“I’m very happy that the town of Brattleboro and Carol are allowing us to play with the restrictions. It’s all about safety,” Tortolani said. “I think we can play safely, and I’m very pleased for my team and to see my friends again. The restrictions are all fine.”

Squires said that because the state wasn’t allowing competitive play back in May, when the season would have normally started, the 2020 season was initially called off. But not long after the league canceled the season, the Scott administration started to relax the emergency measures.

“Right when we decided that the restrictions were too much, there were all these new developments,” Squires said. “I was working on a proposal of something that would be attractive to the town and follow CDC guidelines. I had to keep asking Carol a million things.”

Squires recounted the impetus for the effort.

“I had a big issue when I heard Planet Fitness was opening,” he said — as he saw it, it was fine to pack people into a gym but you couldn’t play baseball.

“Those types of things don’t make sense to me as a Vermonter,” he said.

In the one-pitch format, a batter is out if the ball hits the strike mat without a swing, if the batter swings and misses, or in the event of a foul ball. A batter will draw a walk with one bad pitch. All this will add stress to pitchers and batters alike.

Squires is implementing a rule that an inning cannot start after one hour of play.

These adaptations essentially guarantee complete seven-inning games in under one hour.

The softball league does not require that players wear masks while playing, but spectators and coaches will be asked to do so.

The 19 teams in the league — down from 35 in 2019 — will play two games a night, at 6:30 and 8 p.m., respectively. All players and spectators must leave after their game.

The nine-game regular season and double elimination playoff will continue to provide “a big outlet for our adult community” despite so many fewer games, he said.

“Our managers are on board with everything [rule-wise],” Squires said.

Youth sports resume

The Scott administration is allowing low-contact, short-duration sports such as soccer, lacrosse, and hockey to begin practicing and organizing leagues. The one requirement is that everyone is mindful and tries to socially distance to the “greatest possible extent.”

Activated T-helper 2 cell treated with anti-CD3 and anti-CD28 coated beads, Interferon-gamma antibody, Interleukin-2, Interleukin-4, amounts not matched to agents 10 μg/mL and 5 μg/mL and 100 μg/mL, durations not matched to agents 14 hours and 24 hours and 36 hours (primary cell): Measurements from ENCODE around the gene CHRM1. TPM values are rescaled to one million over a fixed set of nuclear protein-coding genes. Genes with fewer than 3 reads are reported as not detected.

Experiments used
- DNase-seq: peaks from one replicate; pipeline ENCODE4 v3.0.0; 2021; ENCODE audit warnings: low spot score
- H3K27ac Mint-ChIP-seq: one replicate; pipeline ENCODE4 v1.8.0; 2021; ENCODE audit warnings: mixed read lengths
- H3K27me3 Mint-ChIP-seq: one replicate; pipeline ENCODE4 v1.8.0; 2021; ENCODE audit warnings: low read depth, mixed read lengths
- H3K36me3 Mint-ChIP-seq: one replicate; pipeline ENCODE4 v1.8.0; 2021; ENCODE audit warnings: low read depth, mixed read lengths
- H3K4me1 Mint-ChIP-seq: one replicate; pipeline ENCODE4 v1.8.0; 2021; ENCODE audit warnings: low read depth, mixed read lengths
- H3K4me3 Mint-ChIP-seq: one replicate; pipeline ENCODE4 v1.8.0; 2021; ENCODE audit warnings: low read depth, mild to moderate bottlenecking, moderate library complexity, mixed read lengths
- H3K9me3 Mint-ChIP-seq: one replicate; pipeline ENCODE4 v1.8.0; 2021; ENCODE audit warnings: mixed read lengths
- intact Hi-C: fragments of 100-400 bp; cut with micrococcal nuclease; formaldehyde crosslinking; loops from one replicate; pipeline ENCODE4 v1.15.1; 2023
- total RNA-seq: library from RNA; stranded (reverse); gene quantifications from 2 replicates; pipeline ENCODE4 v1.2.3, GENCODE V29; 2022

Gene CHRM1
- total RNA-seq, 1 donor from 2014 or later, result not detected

Youth baseball, which took a big hit over the past months, will get going again this summer.

The Brattleboro Little League season began July 6 and runs until mid-August. Children ages 9 to 12 of any gender are welcome to play.

Older players looked like they would be left out, since there is no official Babe Ruth or American Legion baseball this summer. However, Eric Libardoni and other coaches around Vermont organized independent leagues for boys 13 to 19 years old.

Brattleboro will play its home contests at Dummerston School’s Gouin Field on Route 5. The Bellows Falls teams will play at the Hadley Field complex at Bellows Falls Union High School.

The south division in the 19-and-under league also has teams from White River Junction, Bennington, Lakes Region, Manchester, and Rutland.

Brattleboro’s first game for the 19-and-under team was against Bellows Falls on July 2 at Gouin Field. Aside from the umpires wearing masks and a requirement for each team to provide their own baseballs to use exclusively when they were in the field, it looked and felt like a normal night at the ballpark.

Libardoni’s team edged Bellows Falls 9–7, in an action-packed game that featured plenty of offense and a bit of rustiness on the part of both teams — a byproduct of having the high school season wiped out by COVID-19.

Brattleboro was able to get seven full practices in before the July 2 opener.

“It’s just good to finally get out here to play,” said Libardoni, who coached the Post 5 team last year to a state Legion championship. “It was really tough for them to not be able to play baseball this spring.”

Most of the star players from last year have aged out of Legion ball, so Libardoni says he has lots of younger players that are only a couple of years removed from Little League.

“They’re super young, and there is a lot of situational baseball for them to learn, but everybody’s on board and excited to have baseball back.”